In the preparation of a developing solution for plate pictures, we must consider that we desire to produce a picture, which, to be admired, must have pure whites, clear shadows, be full of detail and have an easy gradation of light and shade.

That you may succeed in this object, use the following formula, and persist until you have learned its every modification:


Water..........................64 ounces f.

Protosulphate of iron..............4 "

Acetic acid ..................... 4 "

Alcoholic solution of tannin, 10 grains to the ounce................... 4 "

The four ounces of iron should be dissolved in the sixty-four ounces (fluid) of water, and the acetic acid and tannic alcohol added.

In using this solution, develop your plate over a large filter, which will receive all your surplus developing solution, and conduct it into a bottle for use again; drain the plate into this filter before washing, wash carefully and then place it into the fixing solution - the developing solution which has filtered through into the bottle is afterwards used in the proportion of one-half of old to one-half of the new or fresh solution. This greatly improves the high lights of the picture, and by using more or less of the old solution, effects can be produced that are impossible by any other means.

Great care should be taken to cause the developing solution to flow evenly and with one sweep, as it were, over the whole surface, so that the action may be as near as possible equal on all parts of the surface.

In a very few seconds after the action of the developer has commenced the picture will show up. The plate meanwhile should be kept in motion and the solution caused to flow from side to side and from one end to the other, in order that the development may progress evenly and with the same speed on all parts.

The picture will gradually grow and brighten, until all the detail that might be expected is seen in the shadows; then pour off the remaining solution into the filter and proceed to wash the plate until all traces of greasiness disappear; when the plate is sufficiently washed and is ready to be fixed or cleared. Another developing solution is prepared as follows:

Make a 64-ounce saturated solution of protosul-phate of iron, into which drop tannin solution enough to cause a precipitate, which remains undissolved after shaking, then add drop by drop pure nitric acid, until the precipitate is taken up and the solution becomes clear. To one ounce of this add water, until it tests 18 to 20 grains to the ounce by the hydrometer, then add one ounce acetic acid, which perfects the formula and constitutes the developer.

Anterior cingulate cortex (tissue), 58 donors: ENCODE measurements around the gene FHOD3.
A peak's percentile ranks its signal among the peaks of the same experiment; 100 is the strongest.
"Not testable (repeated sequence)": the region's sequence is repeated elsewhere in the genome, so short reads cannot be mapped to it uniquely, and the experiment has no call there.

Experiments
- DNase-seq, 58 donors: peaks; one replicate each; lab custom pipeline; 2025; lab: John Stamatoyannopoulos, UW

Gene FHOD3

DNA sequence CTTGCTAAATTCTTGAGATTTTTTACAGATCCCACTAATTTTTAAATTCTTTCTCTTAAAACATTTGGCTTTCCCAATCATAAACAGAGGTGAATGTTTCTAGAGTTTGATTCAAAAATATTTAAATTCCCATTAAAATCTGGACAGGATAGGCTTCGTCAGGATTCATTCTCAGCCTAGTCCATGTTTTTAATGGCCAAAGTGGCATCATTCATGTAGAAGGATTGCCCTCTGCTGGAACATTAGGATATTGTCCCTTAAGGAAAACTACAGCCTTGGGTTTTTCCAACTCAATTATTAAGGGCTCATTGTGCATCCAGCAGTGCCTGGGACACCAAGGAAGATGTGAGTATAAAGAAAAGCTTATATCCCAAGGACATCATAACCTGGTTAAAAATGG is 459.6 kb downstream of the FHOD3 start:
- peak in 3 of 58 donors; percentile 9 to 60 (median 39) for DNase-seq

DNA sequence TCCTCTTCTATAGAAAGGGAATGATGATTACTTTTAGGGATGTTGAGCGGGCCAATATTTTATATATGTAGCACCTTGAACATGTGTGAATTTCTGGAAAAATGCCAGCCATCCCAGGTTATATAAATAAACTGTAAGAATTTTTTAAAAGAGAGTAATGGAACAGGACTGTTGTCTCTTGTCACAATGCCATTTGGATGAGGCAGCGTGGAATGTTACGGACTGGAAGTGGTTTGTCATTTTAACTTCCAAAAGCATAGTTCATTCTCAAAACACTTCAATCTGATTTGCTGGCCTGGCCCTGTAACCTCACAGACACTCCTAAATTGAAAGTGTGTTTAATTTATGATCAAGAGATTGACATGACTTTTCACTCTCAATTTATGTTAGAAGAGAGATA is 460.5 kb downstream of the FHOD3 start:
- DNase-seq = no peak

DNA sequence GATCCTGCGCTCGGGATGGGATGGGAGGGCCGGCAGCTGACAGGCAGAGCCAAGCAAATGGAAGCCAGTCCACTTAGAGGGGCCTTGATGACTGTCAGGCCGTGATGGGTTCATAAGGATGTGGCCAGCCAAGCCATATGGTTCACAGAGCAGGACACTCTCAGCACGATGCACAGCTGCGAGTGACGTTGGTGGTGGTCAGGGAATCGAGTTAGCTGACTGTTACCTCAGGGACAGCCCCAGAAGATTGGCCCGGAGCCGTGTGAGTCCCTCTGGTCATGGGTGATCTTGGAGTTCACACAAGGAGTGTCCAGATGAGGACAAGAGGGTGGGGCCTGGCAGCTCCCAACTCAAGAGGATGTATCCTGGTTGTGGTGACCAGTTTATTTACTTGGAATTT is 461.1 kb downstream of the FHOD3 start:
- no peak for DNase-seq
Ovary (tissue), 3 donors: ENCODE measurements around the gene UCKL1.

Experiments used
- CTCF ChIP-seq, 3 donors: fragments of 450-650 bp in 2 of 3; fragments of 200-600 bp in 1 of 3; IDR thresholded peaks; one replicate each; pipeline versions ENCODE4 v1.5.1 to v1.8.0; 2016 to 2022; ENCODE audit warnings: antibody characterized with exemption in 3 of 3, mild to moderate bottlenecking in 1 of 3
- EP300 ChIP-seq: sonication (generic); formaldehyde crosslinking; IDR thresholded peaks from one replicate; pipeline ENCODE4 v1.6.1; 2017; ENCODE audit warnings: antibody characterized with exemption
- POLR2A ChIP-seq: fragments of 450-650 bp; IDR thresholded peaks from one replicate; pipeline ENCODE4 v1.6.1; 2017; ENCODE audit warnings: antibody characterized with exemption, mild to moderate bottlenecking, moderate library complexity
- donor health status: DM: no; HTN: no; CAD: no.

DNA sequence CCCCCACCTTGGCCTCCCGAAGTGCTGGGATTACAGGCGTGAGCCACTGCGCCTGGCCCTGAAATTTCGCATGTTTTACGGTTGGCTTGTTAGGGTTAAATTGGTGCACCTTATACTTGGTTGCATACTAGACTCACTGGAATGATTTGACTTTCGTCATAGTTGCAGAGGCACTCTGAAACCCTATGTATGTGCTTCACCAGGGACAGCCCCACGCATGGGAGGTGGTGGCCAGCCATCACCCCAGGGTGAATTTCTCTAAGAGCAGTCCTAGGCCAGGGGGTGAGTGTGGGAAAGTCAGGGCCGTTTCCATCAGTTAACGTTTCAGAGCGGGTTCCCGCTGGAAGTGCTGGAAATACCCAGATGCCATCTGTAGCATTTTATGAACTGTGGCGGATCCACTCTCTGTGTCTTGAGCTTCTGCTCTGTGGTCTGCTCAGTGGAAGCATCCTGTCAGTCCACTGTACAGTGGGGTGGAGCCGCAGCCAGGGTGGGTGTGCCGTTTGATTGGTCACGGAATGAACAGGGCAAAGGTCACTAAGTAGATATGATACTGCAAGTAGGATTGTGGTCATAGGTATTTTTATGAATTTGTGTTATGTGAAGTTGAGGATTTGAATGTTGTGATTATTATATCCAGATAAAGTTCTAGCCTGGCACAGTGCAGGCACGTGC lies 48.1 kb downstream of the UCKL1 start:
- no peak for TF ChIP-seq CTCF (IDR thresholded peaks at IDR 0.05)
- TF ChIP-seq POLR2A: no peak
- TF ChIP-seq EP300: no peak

Fixing Solution

The solvent most generally used for fixing or clearing positives is cyanide of potassium.

By the term "fixing" is meant the dissolving from the collodion film all the iodide of silver not acted on by the developer; the remaining portion of the silver is in a metallic state and constitutes the image; the cyanide very readily dissolves the iodide, but acts very slowly on the metallic silver.

This fixing solution should be contained in a glass upright dish, enclosed in a wood case, with a tight or close-fitting cover, this in order that as little exposure to the air as possible may be had, as the fumes arising from the evaporation of the solution are injurious.

Two ounces of cyanide to 64 ounces of water will make a suitable fixing solution for plate pictures; if, however, its action is thought to be too slow, add more.

The plate picture having now been developed and fixed, it only remains that it should be dried, varnished, cut into shape, placed in the proper envelopes and it is ready for deliver}-.

Those desiring more extended instructions in the making of plate pictures are referred to the work on that subject, entitled, "The Ferrotype and How to Make it," published by E. & H. T. Anthony & Co., of New York.